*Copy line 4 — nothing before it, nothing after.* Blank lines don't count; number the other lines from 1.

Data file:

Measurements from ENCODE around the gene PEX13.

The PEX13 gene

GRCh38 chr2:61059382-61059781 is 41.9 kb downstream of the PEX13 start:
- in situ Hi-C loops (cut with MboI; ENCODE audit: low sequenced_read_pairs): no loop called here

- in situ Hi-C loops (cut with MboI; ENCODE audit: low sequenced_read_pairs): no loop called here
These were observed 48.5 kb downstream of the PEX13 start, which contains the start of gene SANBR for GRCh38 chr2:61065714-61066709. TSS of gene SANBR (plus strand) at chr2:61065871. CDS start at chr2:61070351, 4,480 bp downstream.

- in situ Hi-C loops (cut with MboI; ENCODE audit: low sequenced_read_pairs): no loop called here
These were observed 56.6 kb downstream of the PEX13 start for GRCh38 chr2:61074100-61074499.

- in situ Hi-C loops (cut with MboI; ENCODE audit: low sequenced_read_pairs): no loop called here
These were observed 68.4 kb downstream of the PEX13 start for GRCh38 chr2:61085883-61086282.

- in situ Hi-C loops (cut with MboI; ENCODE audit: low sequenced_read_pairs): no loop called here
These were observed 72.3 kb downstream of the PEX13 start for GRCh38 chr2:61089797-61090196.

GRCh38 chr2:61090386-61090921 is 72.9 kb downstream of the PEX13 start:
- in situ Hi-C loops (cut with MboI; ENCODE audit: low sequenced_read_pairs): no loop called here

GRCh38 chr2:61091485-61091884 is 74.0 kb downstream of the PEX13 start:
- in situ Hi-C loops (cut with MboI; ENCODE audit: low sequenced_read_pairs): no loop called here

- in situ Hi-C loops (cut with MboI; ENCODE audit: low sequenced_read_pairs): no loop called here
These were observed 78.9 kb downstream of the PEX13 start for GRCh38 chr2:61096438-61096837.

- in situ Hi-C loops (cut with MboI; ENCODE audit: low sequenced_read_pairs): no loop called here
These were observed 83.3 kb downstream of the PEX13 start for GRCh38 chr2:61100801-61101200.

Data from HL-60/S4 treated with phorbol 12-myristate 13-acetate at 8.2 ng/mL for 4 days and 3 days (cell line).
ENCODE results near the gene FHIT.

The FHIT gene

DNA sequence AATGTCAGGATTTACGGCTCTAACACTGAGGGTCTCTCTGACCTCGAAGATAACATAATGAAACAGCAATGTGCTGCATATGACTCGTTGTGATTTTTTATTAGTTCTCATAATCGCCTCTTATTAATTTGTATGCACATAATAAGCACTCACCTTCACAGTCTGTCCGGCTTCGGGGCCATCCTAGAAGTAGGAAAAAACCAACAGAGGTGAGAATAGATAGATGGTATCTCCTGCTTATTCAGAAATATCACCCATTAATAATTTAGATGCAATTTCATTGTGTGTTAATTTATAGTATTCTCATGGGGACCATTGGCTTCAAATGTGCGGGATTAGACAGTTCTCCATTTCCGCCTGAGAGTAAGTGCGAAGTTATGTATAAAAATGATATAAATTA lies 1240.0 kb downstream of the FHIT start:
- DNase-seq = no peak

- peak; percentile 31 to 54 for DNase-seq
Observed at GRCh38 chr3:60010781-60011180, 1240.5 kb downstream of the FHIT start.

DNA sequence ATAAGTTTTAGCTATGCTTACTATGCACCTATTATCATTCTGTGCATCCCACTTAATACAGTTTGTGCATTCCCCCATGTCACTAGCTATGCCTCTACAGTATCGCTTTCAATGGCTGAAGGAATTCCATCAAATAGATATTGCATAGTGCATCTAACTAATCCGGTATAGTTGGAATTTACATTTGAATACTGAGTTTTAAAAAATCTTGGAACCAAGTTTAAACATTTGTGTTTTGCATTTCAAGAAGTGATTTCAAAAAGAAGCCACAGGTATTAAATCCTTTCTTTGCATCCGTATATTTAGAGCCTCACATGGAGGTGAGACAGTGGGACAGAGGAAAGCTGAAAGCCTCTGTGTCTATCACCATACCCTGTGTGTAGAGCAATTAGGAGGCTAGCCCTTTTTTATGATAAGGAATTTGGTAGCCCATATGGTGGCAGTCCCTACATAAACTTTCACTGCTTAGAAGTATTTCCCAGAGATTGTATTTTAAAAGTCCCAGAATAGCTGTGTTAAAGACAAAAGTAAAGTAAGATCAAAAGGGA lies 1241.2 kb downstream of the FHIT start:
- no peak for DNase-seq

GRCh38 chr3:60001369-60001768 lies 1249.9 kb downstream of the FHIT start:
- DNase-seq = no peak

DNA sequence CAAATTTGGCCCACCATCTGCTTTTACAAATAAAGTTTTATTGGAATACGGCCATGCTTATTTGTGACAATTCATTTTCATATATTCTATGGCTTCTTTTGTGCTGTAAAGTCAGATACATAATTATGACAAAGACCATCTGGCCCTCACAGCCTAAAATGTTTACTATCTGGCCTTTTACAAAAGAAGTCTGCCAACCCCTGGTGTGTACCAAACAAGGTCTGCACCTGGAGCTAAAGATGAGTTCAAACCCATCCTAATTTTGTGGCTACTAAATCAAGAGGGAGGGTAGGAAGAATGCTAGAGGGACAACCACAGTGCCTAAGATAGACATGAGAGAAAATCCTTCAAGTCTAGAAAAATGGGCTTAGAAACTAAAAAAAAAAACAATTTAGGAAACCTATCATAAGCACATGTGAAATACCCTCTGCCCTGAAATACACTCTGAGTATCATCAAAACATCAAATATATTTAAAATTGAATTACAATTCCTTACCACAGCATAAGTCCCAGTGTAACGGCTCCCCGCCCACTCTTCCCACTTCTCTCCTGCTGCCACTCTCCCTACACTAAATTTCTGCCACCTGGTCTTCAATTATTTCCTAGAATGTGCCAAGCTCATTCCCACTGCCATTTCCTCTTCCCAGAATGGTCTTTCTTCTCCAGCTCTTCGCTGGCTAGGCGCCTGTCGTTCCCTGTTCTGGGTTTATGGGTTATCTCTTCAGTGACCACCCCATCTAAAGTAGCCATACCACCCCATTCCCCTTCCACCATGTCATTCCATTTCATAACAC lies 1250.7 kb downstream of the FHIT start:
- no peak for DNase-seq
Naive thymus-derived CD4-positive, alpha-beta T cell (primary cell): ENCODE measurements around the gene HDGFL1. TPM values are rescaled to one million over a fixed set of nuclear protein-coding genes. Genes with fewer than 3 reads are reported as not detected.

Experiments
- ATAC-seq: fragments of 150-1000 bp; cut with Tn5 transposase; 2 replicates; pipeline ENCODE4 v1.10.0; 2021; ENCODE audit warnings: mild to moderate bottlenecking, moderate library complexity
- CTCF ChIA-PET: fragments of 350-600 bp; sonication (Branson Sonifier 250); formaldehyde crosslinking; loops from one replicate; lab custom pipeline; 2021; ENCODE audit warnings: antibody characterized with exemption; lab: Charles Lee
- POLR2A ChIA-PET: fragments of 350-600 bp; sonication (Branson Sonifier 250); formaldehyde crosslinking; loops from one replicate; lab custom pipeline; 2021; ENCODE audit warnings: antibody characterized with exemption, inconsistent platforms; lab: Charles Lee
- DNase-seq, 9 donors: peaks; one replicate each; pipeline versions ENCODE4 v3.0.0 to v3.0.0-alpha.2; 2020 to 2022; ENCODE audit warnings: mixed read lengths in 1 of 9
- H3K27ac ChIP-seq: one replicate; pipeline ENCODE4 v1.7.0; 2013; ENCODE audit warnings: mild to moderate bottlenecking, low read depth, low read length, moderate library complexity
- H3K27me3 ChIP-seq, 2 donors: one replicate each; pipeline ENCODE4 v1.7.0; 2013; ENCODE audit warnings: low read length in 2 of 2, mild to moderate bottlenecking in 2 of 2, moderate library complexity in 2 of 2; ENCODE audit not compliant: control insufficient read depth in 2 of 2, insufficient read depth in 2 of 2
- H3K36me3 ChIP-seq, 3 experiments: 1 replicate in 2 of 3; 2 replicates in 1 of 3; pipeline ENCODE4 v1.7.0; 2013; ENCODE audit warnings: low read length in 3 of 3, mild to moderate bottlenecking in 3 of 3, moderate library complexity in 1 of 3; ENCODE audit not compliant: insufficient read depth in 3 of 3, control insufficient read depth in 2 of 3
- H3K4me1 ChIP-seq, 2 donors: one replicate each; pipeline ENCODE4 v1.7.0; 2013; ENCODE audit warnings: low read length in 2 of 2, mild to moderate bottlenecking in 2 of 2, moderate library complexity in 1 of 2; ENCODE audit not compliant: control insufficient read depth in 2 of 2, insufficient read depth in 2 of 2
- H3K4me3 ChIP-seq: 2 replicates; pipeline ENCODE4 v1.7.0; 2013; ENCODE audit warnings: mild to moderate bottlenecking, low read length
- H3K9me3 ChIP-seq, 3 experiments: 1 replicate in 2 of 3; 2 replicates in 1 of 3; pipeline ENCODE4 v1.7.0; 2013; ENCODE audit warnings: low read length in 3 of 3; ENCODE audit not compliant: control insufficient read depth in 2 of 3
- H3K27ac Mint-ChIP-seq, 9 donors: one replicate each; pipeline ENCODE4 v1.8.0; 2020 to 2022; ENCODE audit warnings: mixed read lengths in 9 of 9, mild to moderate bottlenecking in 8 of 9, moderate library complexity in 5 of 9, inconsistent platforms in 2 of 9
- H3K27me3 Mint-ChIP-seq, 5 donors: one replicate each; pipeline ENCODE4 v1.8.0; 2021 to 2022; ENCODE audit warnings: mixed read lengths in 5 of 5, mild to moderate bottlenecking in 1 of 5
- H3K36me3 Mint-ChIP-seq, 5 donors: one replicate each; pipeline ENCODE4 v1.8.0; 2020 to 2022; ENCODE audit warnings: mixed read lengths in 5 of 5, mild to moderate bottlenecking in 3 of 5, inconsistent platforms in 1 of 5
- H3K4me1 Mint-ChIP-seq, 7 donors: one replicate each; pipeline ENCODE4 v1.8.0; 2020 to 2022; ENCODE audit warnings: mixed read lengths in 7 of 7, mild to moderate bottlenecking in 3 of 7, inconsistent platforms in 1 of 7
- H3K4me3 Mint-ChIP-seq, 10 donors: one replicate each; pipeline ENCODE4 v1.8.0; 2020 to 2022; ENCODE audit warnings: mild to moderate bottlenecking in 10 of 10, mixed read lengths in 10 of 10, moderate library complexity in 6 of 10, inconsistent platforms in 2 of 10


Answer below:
- in situ Hi-C loops (cut with MboI; ENCODE audit: low sequenced_read_pairs): no loop called here